You might have heard of the ‘The Pretty Cities’ instagram account, a beautiful curated account of the pretty spots, the little details, unique corners and popular spots of cities around the world. Well these two books are further products of that Instagram account. Siobhan Ferguson pulls together some of the most beautiful photography of these two cities into her books, along with tips on how to photograph them, but most importantly information on each place. They’re like a window into the spots you might never find otherwise, including cafes, bookshops, restaurants and pretty streets.
101 weekends in Europe, By Robert Barton
I flick the pages of this every time I go into Oliver Bonas, it’s a must for city breakers and short trippers. As the title says you’ll find snapshots of key information on 101 European cities, and how to travel them over a weekend. Each one highlights what makes that city unique, relevant suggestions depending on what you like, and a summary of how to get there. There’s everything from your typical Paris and Rome’s, to lesser known cities you might not have even heard of. Perfect for weekend travel inspiration or new ideas for where to go. The reviews say it makes a great gift and I’d have to agree.
500 hidden secrets of…, Multiple authors
These books are fabulous, I love the Amsterdam one and I plan to get the Paris and Copenhagen ones next. They’re all written by locals, and are designed to basically tell you all the secret places that you probably wouldn’t otherwise find. Full of unique tips and information, and set out in easy to take in list style sections, they’re perfect for repeat visits to cities. If you’ve been somewhere before and want to venture off the tourist trail a bit more, and experience cities like a local then these guides are for you.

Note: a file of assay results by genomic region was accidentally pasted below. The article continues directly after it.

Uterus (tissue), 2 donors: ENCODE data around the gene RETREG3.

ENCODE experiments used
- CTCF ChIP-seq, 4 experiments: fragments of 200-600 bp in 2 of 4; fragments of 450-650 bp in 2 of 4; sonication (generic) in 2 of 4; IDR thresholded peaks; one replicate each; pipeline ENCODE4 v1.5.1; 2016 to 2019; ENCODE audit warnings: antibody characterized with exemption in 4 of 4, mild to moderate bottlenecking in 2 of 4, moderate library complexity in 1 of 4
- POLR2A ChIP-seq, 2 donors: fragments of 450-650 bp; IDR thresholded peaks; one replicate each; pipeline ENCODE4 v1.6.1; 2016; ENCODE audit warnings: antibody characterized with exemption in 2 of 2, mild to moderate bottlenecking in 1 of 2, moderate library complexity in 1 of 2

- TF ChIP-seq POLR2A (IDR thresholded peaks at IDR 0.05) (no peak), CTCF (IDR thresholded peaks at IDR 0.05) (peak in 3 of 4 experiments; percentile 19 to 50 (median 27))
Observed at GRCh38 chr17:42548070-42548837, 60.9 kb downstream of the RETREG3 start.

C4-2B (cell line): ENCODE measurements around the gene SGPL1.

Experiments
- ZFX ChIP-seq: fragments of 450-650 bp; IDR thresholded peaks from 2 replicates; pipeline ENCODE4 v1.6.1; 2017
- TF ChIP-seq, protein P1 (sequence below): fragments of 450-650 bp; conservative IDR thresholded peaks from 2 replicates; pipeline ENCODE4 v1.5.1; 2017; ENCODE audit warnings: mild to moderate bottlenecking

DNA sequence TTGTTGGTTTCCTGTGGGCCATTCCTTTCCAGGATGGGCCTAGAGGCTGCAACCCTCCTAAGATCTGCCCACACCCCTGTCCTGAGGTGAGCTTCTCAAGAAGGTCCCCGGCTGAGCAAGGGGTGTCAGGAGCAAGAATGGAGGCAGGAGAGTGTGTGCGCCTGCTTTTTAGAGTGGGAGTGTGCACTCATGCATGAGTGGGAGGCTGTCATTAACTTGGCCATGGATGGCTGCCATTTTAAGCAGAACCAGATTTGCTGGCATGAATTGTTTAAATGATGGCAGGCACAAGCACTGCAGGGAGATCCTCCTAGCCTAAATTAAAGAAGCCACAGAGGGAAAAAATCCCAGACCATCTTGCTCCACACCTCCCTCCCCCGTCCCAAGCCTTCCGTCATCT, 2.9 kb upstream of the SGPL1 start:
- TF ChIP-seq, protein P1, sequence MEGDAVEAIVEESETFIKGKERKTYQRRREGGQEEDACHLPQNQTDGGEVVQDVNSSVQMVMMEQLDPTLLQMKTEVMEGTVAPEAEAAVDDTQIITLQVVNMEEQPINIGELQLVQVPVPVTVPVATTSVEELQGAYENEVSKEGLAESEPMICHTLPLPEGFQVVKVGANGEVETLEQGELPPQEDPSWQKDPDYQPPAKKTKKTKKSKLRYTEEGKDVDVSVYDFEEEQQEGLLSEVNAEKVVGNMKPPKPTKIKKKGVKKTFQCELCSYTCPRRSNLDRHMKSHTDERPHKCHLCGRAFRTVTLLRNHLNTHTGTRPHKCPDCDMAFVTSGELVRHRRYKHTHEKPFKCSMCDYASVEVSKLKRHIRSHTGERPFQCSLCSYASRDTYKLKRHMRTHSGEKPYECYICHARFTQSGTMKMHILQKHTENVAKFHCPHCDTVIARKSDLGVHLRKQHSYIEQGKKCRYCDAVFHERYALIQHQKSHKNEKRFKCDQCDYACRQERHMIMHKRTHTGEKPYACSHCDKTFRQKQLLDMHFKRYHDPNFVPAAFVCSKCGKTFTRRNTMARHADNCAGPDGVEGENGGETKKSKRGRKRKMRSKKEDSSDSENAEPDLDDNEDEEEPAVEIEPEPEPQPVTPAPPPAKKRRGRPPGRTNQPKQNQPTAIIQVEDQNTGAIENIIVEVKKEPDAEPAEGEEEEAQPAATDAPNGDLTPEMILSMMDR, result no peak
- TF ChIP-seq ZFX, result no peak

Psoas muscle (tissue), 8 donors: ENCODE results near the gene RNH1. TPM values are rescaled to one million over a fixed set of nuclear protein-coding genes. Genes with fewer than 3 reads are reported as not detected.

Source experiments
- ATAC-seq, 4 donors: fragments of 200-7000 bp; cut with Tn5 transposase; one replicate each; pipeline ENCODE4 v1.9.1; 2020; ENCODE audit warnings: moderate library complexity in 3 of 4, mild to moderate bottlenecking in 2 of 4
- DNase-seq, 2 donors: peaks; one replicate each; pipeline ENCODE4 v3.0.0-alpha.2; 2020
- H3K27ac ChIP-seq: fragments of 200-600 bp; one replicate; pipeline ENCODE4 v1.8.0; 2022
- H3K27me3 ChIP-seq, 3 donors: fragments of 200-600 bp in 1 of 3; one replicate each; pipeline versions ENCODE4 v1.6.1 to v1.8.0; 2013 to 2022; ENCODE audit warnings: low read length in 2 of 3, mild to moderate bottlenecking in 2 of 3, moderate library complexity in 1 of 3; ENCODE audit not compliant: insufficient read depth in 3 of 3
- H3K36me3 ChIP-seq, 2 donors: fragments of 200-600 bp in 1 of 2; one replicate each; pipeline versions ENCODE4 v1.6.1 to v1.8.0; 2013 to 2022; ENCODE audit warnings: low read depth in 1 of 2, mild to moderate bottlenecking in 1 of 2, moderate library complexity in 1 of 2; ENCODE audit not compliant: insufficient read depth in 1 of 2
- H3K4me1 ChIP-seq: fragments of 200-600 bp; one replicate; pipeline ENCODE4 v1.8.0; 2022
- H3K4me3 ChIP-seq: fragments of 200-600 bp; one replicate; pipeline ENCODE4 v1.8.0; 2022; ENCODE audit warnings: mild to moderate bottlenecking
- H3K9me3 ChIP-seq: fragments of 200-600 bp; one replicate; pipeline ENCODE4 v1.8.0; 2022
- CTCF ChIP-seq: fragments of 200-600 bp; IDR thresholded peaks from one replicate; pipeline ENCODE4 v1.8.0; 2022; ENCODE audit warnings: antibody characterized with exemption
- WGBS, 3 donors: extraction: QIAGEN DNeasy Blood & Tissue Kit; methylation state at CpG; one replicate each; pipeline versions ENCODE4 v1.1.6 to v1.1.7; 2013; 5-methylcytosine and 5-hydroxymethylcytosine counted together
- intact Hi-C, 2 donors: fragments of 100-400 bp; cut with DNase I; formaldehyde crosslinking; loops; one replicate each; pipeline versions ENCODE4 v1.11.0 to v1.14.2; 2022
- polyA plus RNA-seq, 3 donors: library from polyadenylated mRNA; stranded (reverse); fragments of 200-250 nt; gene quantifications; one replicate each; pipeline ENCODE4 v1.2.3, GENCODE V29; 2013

Take a look at the full 500 Hidden Secrets collection here.
The Little Book Of Hygge, By Meik Wiking
Copenhagen is a city I’ve been to so many times with work over the last few years, and it is so true that everywhere you go – restaurants, bars, cafes, they do ‘hygge’ well. Hygge is a feeling, and the simplest definition is a feeling of ‘cosiness and contentment’. It goes way beyond just this though, and this bestselling book explains it fully, alongside tips for you to bring more hygge into your daily life.
The Danes are said to be one of the happiest nations, so they must be doing something right, and from my experience they do have a great way of living and attitude to work life balance. If you’ve visited Copenhagen, or if you really want to this is a good one for while we can’t travel, as it brings the Danish way of life to you.
Get your copy of the Little Book of Hygge from Amazon.
Best in Travel 2020, Lonely Planet
One of the best fountains of knowledge of the travel industry, Lonely Planet knows what it’s talking about. A huge online community made up of their own staff and contributing writers, bloggers and travel enthusiasts, their annual travel lists always get plenty of eyes on them. Not surprisingly though, this years guide is significantly reduced! It’s still full of helpful tips and travel suggestions that can be used beyond this years travel disaster.